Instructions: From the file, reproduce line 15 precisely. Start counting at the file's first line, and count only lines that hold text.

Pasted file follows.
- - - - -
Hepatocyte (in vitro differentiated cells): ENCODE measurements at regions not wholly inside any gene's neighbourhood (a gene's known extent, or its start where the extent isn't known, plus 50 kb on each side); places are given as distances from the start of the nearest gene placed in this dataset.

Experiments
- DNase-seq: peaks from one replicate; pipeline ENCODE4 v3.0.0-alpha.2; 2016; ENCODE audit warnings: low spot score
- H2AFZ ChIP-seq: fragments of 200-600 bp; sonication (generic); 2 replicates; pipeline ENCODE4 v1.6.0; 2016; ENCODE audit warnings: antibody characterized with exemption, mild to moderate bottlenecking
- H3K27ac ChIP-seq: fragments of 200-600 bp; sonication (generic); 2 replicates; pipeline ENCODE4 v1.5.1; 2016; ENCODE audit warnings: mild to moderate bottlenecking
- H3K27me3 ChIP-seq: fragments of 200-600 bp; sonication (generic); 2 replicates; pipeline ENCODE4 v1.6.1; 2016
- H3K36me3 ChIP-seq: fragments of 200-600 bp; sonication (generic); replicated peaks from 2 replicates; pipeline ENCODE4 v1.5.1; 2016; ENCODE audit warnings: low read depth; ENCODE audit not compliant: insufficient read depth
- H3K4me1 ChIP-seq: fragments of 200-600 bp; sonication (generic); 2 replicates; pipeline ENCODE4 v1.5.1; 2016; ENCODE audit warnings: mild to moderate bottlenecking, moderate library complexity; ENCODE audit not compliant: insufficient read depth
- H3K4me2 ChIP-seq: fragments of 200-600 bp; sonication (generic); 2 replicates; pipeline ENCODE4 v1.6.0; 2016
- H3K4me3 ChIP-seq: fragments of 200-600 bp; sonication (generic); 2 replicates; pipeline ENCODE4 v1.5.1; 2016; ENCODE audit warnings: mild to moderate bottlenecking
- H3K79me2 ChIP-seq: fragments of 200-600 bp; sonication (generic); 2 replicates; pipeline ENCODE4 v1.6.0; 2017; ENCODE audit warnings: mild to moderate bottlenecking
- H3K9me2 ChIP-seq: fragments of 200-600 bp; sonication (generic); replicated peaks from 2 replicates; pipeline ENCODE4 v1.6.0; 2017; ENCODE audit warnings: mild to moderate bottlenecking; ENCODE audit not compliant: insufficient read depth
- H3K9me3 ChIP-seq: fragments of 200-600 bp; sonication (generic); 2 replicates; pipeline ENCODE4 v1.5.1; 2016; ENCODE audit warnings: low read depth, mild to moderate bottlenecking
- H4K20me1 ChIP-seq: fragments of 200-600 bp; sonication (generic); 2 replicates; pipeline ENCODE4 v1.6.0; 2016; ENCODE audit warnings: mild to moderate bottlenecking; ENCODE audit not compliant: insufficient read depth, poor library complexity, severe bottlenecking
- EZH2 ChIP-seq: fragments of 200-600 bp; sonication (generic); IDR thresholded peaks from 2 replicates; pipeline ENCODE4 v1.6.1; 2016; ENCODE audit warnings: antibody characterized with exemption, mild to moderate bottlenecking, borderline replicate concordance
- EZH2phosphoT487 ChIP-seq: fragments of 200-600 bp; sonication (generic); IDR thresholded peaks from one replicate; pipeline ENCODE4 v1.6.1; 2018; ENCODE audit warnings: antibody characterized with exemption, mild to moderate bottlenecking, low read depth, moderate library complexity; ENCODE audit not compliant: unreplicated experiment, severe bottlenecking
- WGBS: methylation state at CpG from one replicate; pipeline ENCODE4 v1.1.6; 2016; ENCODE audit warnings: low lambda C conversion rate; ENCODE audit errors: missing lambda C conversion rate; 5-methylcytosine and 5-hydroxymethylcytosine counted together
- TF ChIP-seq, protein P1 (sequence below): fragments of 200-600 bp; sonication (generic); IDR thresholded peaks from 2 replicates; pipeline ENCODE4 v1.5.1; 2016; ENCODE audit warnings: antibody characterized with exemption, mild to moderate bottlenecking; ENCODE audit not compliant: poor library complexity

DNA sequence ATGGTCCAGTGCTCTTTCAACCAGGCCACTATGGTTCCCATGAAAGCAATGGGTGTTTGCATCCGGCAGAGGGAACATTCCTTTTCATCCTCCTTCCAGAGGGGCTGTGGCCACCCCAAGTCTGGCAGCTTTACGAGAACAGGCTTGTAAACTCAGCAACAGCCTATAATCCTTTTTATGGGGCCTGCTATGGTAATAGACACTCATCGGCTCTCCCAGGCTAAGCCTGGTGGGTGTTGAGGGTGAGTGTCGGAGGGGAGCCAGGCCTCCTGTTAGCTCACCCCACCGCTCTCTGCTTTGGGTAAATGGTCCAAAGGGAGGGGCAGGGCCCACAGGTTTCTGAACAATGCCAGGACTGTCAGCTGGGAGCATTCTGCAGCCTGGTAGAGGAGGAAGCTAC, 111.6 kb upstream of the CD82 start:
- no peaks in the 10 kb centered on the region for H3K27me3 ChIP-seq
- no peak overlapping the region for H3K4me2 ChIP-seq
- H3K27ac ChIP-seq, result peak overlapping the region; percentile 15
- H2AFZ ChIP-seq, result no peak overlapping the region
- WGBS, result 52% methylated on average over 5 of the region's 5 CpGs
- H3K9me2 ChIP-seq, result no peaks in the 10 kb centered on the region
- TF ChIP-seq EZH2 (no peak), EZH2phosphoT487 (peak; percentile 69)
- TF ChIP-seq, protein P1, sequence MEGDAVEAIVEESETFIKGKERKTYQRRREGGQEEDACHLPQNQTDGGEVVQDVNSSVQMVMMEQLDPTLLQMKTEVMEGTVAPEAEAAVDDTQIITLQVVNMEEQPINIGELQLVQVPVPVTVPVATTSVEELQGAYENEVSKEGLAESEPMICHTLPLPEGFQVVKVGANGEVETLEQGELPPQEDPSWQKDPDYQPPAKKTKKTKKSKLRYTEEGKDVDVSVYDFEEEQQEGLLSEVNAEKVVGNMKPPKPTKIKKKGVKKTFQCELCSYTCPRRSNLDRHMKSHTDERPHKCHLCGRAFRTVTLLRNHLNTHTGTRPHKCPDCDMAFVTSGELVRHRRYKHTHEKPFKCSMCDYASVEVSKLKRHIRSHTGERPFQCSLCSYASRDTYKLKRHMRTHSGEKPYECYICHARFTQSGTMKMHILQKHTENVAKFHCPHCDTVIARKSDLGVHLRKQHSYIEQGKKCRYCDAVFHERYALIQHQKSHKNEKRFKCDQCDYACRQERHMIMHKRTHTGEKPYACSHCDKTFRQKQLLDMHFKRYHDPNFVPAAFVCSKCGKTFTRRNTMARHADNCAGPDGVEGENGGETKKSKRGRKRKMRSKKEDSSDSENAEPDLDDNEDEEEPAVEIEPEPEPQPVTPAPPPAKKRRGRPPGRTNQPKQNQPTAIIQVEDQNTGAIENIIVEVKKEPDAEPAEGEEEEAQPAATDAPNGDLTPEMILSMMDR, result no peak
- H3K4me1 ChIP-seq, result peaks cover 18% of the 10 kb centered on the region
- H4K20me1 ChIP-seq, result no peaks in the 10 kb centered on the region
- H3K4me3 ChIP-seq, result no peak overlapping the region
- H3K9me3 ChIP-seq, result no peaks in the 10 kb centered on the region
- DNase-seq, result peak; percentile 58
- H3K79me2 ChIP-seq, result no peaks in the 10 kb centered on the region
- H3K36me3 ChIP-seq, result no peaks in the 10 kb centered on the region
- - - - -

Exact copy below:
- EZH2 ChIP-seq: fragments of 200-600 bp; sonication (generic); IDR thresholded peaks from 2 replicates; pipeline ENCODE4 v1.6.1; 2016; ENCODE audit warnings: antibody characterized with exemption, mild to moderate bottlenecking, borderline replicate concordance